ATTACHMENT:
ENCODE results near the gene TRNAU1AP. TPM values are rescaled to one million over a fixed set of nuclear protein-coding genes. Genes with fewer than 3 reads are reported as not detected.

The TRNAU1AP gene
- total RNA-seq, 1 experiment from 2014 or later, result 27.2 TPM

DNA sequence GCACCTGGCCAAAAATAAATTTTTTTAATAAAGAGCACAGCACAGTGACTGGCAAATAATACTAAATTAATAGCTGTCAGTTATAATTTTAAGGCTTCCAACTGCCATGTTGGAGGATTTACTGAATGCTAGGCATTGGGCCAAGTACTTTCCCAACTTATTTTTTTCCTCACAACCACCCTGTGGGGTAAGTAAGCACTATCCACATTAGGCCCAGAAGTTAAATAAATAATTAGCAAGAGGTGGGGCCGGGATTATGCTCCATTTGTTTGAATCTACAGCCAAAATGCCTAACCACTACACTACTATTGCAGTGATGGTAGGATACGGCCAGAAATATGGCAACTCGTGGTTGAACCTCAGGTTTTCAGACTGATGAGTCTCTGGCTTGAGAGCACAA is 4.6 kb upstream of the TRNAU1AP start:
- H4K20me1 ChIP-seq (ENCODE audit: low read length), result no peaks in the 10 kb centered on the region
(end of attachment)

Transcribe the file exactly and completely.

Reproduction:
ENCODE results near the gene TRNAU1AP. TPM values are rescaled to one million over a fixed set of nuclear protein-coding genes. Genes with fewer than 3 reads are reported as not detected.

The TRNAU1AP gene
- total RNA-seq, 1 experiment from 2014 or later, result 27.2 TPM

DNA sequence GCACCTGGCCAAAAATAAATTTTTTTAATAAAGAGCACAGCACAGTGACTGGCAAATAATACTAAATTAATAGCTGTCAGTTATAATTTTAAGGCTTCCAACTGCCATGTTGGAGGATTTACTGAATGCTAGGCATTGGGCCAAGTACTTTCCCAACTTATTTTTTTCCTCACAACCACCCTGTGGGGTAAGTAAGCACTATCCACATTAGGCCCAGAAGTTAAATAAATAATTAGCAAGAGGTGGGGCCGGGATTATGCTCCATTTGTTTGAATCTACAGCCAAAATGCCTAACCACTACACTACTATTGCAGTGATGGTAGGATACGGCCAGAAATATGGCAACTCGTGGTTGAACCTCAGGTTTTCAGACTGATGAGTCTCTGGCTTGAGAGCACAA is 4.6 kb upstream of the TRNAU1AP start:
- H4K20me1 ChIP-seq (ENCODE audit: low read length), result no peaks in the 10 kb centered on the region